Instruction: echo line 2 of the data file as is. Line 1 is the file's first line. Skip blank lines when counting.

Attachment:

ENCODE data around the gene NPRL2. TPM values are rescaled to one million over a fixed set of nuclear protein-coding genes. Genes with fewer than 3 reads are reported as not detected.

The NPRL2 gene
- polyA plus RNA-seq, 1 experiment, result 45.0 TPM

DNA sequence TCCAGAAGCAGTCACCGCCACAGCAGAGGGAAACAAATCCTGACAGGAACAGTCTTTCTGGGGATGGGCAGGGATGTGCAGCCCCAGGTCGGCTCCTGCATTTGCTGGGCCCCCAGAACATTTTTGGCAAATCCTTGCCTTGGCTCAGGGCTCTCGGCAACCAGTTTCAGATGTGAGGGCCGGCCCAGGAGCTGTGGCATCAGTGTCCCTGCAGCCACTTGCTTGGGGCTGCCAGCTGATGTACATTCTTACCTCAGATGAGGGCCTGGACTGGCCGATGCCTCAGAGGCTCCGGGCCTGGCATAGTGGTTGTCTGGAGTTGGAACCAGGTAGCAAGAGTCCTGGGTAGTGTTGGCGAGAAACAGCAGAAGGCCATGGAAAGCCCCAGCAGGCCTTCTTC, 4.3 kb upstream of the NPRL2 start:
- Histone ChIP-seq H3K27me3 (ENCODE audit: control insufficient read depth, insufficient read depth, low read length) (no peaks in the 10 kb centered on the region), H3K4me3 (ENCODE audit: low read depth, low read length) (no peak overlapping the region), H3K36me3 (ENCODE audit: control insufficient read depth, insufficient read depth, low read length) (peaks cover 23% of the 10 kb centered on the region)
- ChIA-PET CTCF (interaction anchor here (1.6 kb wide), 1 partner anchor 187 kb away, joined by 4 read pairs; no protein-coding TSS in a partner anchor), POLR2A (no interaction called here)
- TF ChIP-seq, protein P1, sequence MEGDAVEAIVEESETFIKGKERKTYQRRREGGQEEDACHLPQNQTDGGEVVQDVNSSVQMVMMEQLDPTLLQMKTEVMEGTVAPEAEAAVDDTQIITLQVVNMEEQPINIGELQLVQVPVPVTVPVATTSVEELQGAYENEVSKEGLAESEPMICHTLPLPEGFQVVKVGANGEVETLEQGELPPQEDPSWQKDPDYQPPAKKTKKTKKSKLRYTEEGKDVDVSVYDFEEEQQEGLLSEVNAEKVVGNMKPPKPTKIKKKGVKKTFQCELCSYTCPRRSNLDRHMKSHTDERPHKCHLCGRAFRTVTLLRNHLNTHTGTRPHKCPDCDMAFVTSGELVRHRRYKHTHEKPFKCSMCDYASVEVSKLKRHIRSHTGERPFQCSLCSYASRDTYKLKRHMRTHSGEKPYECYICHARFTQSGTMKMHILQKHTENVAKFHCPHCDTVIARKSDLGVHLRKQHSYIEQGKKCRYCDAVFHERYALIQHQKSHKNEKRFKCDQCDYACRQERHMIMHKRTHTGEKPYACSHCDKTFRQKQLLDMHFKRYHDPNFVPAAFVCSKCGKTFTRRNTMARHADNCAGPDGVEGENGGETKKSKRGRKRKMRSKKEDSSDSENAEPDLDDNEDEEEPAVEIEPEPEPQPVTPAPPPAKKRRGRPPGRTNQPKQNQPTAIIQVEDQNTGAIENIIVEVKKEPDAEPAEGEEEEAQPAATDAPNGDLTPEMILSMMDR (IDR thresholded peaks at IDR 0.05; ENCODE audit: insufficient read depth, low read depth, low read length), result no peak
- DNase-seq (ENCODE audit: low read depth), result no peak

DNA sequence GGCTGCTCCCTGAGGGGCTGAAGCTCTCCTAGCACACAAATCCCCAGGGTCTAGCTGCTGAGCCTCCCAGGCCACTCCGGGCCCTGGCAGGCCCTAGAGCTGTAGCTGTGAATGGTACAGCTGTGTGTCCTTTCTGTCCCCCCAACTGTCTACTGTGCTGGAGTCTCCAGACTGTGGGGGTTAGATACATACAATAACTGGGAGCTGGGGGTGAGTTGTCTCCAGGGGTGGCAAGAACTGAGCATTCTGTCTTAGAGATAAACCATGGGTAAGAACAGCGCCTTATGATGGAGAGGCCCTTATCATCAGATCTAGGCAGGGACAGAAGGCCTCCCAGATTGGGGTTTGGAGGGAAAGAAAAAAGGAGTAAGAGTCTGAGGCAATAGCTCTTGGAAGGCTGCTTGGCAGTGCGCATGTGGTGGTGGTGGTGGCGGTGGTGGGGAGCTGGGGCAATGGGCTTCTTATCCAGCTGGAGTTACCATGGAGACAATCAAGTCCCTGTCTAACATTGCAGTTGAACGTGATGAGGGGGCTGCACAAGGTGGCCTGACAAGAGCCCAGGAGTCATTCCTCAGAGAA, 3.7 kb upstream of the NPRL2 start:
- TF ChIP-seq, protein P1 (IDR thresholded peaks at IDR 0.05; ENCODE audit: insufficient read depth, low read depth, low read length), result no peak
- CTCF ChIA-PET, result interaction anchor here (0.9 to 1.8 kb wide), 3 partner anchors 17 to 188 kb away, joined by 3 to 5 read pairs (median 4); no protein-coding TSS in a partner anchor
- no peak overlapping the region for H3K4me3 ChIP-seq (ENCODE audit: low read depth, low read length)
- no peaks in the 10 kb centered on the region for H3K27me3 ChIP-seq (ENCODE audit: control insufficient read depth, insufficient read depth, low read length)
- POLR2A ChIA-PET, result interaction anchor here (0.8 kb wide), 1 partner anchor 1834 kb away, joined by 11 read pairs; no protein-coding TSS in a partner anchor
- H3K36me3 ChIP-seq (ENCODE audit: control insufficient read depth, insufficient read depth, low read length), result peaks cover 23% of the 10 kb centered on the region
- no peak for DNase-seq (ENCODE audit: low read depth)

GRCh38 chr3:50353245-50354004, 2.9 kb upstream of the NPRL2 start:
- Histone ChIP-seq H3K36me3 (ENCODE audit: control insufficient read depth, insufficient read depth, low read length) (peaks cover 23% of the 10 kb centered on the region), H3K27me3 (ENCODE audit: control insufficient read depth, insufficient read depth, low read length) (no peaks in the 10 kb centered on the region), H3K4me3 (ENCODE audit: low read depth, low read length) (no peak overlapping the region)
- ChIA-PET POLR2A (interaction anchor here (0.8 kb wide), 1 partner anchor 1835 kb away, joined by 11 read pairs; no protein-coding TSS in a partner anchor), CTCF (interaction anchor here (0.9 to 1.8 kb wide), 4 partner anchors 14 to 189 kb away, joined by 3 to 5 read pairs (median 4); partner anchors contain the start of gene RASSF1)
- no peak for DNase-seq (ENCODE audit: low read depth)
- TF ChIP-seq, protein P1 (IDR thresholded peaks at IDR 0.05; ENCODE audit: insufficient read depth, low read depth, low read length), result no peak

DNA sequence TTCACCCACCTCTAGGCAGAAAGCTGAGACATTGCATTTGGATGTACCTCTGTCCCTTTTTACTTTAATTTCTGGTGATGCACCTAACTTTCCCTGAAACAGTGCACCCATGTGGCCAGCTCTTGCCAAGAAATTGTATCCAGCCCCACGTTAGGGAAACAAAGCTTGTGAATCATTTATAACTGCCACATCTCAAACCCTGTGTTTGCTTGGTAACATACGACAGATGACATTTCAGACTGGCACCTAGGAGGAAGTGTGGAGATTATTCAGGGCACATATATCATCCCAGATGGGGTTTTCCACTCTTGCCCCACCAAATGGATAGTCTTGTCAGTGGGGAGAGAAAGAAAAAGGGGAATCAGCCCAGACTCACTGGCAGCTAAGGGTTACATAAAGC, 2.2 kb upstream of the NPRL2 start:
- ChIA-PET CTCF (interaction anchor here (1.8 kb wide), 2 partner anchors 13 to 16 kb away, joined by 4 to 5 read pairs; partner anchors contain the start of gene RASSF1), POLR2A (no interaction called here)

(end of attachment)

The NPRL2 gene